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The diffusion of innovation curve has become common parlance when considering the adoption of technology-enhanced learning in higher education. Innovators, early adopters, early majority, late majority and laggards indicate the different rates of technology adoption. This study explored the views and experiences of staff at one research-led institution within one of four colleges, to determine whether there were differences between the characteristics and digital academic practices of teachers, based on their self-identification as one of the five types in a questionnaire. Subsequently, two focus groups allowed comparisons between early adopters and early majority.
The questionnaire found differences in terms of using a VLE to foster deep thinking through discussion, teachers’ digital practices and attributes, previous engagement with developmental TEL opportunities, perceived level of support from management, and perceived usefulness of CPD events. Focus groups revealed qualitative differences in terms of the amount of time participants invested in learning new technologies, sources of TEL support, preference for different types of academic development, and how they engaged with exemplars in their own or other disciplines.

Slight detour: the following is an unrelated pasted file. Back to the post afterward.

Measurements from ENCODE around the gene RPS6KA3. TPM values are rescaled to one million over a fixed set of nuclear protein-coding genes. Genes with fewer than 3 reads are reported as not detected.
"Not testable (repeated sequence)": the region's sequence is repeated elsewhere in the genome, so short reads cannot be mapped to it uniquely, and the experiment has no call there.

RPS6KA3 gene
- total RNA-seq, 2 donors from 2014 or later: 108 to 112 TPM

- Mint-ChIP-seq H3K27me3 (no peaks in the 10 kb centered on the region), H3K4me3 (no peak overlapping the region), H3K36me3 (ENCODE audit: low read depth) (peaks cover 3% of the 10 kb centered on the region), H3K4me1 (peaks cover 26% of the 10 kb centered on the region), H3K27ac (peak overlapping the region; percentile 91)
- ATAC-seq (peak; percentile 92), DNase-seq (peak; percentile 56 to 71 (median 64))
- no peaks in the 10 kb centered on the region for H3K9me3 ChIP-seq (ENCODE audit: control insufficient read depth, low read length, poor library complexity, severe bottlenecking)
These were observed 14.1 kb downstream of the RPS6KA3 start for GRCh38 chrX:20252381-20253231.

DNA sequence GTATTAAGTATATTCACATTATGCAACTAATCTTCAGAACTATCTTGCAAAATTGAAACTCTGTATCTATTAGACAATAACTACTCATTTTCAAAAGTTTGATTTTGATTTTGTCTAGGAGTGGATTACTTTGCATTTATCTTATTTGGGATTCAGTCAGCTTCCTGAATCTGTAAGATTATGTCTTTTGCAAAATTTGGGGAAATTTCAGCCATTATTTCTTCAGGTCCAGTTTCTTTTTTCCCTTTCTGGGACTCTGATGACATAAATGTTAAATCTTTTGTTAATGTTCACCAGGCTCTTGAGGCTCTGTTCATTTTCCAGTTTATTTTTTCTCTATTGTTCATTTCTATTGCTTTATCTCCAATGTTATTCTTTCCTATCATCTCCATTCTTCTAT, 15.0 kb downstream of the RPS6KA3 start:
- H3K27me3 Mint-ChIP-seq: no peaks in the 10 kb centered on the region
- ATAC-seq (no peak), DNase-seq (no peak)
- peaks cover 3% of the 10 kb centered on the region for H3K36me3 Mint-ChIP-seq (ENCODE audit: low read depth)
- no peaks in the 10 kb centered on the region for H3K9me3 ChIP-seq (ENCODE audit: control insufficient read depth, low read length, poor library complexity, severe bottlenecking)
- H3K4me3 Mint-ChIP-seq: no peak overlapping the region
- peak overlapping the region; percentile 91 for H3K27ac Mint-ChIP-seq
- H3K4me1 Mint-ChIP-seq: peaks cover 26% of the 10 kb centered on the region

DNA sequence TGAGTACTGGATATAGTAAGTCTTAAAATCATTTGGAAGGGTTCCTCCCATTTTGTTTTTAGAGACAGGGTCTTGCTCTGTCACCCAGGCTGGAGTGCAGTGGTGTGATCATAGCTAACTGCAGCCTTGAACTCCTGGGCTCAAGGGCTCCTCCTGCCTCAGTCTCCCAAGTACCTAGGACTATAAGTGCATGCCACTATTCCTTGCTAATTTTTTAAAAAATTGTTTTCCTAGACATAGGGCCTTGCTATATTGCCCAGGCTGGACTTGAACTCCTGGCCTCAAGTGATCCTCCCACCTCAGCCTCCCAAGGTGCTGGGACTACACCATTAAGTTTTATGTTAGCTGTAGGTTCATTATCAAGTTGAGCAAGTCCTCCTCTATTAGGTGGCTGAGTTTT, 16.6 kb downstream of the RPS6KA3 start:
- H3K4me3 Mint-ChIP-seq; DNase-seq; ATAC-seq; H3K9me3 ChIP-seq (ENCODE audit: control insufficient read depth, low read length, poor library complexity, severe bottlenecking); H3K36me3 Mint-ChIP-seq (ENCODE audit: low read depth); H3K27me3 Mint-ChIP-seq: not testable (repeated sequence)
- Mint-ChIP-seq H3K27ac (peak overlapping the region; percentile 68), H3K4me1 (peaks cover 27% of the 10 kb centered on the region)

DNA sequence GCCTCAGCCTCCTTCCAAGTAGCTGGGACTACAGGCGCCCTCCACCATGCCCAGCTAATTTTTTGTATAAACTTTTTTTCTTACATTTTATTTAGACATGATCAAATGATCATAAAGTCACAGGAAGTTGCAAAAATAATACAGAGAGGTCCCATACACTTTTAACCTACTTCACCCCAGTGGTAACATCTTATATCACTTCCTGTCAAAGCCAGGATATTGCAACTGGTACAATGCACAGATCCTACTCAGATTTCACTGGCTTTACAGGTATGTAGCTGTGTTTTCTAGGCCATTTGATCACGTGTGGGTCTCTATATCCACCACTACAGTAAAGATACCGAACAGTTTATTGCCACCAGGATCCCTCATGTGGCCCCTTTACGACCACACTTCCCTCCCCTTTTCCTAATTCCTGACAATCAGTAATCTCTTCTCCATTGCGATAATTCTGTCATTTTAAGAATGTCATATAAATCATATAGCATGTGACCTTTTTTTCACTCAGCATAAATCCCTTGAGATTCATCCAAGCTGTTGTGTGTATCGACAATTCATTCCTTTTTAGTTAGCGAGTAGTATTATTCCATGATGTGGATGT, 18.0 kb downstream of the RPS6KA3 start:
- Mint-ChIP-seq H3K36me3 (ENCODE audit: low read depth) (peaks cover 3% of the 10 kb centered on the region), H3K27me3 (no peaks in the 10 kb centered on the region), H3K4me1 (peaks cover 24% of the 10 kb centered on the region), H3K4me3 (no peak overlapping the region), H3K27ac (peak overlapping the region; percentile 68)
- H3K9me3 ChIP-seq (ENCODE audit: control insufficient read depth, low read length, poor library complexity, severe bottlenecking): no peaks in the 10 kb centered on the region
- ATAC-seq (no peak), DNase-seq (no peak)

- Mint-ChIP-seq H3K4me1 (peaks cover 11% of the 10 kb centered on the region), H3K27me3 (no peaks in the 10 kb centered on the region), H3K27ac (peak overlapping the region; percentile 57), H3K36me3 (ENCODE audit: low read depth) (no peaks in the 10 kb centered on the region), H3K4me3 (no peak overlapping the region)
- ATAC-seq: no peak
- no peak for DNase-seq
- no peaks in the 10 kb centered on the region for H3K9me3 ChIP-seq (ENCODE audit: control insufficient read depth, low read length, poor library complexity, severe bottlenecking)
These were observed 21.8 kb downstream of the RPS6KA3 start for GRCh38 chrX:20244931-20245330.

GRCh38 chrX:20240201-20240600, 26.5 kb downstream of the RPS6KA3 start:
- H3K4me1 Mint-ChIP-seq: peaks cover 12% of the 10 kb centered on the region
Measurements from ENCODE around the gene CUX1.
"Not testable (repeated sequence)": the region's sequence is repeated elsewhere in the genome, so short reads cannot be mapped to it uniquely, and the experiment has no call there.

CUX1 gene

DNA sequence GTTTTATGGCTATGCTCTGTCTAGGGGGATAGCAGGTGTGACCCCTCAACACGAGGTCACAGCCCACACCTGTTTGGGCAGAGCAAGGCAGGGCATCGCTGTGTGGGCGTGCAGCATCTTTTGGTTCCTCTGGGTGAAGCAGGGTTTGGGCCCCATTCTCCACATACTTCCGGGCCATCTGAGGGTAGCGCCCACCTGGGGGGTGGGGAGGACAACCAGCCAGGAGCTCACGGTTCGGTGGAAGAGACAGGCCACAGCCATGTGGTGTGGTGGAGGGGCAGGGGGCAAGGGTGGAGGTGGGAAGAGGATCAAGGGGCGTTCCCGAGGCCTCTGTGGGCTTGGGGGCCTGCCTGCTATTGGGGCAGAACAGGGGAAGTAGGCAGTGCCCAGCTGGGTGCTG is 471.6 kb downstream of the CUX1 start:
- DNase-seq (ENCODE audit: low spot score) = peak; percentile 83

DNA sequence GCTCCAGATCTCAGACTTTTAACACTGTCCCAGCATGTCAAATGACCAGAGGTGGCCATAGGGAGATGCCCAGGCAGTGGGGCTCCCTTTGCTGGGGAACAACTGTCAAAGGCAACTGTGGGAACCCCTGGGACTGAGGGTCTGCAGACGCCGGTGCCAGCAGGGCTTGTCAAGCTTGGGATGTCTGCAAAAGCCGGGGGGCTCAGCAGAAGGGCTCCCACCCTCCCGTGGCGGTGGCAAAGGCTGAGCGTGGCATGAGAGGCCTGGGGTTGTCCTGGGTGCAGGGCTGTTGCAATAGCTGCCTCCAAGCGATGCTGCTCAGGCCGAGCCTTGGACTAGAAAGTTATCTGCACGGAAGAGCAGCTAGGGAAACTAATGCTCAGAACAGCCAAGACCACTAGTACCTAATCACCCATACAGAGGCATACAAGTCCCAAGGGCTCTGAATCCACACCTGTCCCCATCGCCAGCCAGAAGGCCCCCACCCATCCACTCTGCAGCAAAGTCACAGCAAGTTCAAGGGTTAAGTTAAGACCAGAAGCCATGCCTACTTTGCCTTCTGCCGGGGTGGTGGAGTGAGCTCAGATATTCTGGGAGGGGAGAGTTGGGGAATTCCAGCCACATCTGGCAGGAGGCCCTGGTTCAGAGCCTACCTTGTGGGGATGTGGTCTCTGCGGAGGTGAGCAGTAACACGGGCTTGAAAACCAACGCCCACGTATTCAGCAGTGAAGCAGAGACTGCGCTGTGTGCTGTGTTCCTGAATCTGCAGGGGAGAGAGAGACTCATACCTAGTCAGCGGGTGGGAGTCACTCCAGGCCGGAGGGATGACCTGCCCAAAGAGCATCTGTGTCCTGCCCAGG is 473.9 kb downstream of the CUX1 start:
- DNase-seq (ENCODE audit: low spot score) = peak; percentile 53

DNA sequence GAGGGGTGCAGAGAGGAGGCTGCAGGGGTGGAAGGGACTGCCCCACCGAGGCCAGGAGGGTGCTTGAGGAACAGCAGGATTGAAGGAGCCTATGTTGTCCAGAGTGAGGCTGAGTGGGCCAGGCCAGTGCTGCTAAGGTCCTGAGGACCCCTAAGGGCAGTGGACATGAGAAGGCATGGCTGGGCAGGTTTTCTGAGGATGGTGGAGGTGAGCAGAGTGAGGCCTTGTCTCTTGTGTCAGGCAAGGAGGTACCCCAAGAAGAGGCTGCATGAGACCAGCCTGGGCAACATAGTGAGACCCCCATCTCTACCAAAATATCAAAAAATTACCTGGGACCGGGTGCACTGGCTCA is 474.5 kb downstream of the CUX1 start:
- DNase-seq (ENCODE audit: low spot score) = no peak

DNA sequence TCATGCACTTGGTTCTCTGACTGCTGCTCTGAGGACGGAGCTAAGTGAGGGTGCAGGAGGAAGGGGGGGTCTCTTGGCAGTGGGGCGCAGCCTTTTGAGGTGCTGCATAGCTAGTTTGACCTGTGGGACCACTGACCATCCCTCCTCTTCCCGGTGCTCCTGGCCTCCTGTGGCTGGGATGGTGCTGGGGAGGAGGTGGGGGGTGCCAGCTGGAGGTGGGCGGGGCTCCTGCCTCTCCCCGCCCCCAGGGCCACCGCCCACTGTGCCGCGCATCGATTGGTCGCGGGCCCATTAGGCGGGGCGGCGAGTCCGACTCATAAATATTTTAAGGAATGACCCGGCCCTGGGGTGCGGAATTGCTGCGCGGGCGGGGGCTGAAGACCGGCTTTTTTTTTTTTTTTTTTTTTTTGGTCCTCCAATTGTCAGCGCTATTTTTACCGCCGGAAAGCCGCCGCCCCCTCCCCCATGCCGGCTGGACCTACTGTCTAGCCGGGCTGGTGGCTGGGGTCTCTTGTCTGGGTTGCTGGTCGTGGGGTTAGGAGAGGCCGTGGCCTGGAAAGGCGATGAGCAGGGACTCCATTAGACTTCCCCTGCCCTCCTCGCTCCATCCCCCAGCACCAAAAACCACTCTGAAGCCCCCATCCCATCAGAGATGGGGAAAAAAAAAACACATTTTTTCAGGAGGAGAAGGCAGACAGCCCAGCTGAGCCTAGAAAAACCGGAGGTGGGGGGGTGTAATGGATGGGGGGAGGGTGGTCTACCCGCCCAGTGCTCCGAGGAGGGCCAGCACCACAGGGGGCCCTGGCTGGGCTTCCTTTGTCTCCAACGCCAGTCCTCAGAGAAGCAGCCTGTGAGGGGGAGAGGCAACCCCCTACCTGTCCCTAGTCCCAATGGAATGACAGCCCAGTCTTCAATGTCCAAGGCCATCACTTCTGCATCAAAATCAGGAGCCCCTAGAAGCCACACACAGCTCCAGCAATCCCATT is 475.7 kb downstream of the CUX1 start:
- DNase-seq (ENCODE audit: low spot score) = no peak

In addition to recommendations for different types of academic development for different groups, the study highlighted the importance of early adopters in leading digital practice. Institutions need to recognise and support the unique contribution made by early adopters. They contribute to the resilience, agility and digital capabilities of an institution in responding to rapid changes, such as the Covid19 pandemic, in terms of supporting and leading other staff, and prompting the institution to expand its digital education infrastructure.
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